Pat Quinn is back.
After a quiet year out of the limelight—licking his wounds, giving a new governor a grace period, and doing volunteer work— he is once again trying to shake up the political system, his favorite activity for more than four decades as an elected official, a candidate, and a populist crusader.
This time it’s a campaign to impose term limits on Chicago’s mayor.
Quinn has rocked boats and tilted at windmills since the early `70s, generating roughly equal amounts of admiration and scorn.
A former Democratic governor—pundits called him “accidental” after Rod Blagojevich’s impeachment elevated him from lieutenant governor to the top spot in 2009— he became Illinois’ duly elected chief executive a year later by defeating Republican Bill Brady.
Not surprisingly, his tenure as governor was rocky.
At heart Quinn’s a self-styled, reform-minded gadfly—passionate, tireless and quirky—with a management style some consider too undisciplined.
That alienated him from conventional, buttoned-down legislative leaders in Springfield, who never embraced him, and eventually Illinois voters, who replaced him with political novice Bruce Rauner in 2014.
Quinn was also an aggressive reformer on Cook County’s tax appeals board, as City of Chicago revenue director and as state treasurer.
He would have kicked up dust in the U.S. Senate and the Illinois secretary of state’s office too, but he lost those races.
This dude loves to run, and he loves to crusade, always as a defender of the little guy—the beleaguered taxpayer—but critics consider him a self-promoting liberal opportunist.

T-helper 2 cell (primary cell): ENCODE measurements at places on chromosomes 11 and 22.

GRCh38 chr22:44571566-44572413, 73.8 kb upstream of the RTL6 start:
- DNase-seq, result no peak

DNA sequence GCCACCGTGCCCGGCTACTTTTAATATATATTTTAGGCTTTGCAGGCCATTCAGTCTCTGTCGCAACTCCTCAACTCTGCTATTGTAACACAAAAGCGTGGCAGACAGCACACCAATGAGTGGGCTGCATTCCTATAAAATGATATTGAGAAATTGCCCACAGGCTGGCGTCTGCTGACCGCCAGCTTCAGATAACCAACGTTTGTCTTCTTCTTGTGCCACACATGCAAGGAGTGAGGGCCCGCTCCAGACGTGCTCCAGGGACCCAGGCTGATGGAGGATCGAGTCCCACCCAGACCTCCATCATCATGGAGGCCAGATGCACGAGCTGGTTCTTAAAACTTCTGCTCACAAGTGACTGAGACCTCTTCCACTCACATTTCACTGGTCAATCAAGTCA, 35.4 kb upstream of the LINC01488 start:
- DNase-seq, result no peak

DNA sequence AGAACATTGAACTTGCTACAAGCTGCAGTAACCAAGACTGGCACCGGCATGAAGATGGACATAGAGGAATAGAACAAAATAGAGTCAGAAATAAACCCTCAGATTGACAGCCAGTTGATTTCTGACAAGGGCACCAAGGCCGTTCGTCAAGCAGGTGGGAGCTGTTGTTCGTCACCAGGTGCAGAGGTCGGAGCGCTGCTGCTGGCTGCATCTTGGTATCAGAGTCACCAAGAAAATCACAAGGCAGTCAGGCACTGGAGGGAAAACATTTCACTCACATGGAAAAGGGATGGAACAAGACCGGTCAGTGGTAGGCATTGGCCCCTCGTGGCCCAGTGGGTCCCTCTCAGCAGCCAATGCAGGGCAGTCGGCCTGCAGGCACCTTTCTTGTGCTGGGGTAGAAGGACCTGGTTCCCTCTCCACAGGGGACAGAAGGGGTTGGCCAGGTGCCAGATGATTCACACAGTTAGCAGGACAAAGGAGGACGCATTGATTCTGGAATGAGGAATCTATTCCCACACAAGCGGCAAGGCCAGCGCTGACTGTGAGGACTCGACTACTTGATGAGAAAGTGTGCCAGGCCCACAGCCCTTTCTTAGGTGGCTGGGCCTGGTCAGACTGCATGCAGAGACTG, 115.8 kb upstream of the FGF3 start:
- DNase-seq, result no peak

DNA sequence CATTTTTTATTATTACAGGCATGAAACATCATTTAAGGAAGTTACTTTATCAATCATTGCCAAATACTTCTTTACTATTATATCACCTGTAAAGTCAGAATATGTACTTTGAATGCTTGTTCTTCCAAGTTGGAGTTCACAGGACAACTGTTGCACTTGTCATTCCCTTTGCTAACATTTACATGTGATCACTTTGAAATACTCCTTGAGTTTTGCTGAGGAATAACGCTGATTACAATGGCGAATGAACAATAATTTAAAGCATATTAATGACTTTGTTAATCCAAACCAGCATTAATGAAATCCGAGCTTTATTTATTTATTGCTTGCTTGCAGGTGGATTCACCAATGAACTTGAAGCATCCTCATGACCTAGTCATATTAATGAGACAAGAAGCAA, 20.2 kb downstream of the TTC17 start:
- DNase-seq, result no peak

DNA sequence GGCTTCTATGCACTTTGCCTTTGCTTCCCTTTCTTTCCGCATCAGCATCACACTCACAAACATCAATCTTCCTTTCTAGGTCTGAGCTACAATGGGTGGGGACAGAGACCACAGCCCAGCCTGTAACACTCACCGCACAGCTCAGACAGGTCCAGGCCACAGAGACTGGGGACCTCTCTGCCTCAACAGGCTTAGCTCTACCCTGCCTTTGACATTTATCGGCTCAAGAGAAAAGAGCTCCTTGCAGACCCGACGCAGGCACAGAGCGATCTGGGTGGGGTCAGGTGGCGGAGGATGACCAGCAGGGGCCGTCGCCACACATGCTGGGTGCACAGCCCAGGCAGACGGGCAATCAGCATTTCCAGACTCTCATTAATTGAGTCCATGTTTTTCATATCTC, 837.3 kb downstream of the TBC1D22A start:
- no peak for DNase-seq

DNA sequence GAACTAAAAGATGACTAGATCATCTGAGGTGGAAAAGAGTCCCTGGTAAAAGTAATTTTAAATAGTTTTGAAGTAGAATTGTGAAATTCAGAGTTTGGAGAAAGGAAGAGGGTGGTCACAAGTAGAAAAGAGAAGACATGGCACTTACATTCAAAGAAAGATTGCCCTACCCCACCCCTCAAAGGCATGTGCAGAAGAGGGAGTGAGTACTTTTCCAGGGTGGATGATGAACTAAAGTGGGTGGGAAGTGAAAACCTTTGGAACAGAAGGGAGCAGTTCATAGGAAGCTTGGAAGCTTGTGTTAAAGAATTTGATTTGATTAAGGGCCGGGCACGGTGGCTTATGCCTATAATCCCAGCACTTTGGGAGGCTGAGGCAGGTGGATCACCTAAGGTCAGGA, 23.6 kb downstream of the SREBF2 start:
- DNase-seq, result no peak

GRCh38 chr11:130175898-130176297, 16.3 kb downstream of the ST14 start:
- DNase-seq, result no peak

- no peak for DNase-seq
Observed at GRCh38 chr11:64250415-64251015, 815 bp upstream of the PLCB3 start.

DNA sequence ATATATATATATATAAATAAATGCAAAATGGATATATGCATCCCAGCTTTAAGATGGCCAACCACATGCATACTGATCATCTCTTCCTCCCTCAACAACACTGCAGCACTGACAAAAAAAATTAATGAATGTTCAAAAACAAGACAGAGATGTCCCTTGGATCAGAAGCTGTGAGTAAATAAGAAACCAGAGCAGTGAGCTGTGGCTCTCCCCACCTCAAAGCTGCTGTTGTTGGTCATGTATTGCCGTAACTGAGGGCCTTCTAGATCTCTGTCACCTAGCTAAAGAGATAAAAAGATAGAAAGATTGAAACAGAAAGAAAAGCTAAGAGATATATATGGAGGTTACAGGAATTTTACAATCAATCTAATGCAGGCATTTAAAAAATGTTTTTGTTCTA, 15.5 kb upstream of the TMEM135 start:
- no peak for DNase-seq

One thing is indisputable: He’s a master of the ultimate populist tool— citizen initiatives—petition drives that put referendums on the ballot for voters to consider.
In 1980, he led the only successful Illinois campaign to pass a binding referendum— the so-called “cutback amendment” that, for better or worse, reduced the size of the Illinois General Assembly by a third.
He was also an architect of advisory referendums that ultimately created CUB—the Citizens Utility Board—and several other progressive initiatives that were ruled unconstitutional.
His new group, Take Charge Chicago, is mounting a petition drives this summer to put two amendments on the city ballot in an upcoming city election: One creating an independent elected office of Consumer Advocate to protect taxpayers, the other imposing a two-term limit on Chicago mayors, which would prevent Mayor Rahm Emanuel from running again in 2019.
Quinn says Chicago is the only big city in the country without mayoral term limits, and it’s time to change that:
“The office of Chicago mayor belongs to the people of Chicago, and the people should tell the mayor what the rules are instead of the mayor telling us.”
Given widespread voter dissatisfaction with Emanuel’s job performance, Quinn’s campaign should be well received.
It’s a grassroots effort—he loaned it $25,000 and rounded up longtime loyalists to help him—and if they don’t have enough signatures by the August deadline to get on this November’s ballot they’ll have another chance in the March 2018 primary.
The Better Government Association hasn’t endorsed term limits, but Illinois voters overwhelmingly support them, and we’ll revisit the question later this year.
As for Quinn, he may run for office again—it’s in his DNA—but for now it’s good to have him back in the valuable role of “outsider,” raising issues “insiders”— elected officials—would rather avoid.
That makes him a “gadfly” in the best sense of the word.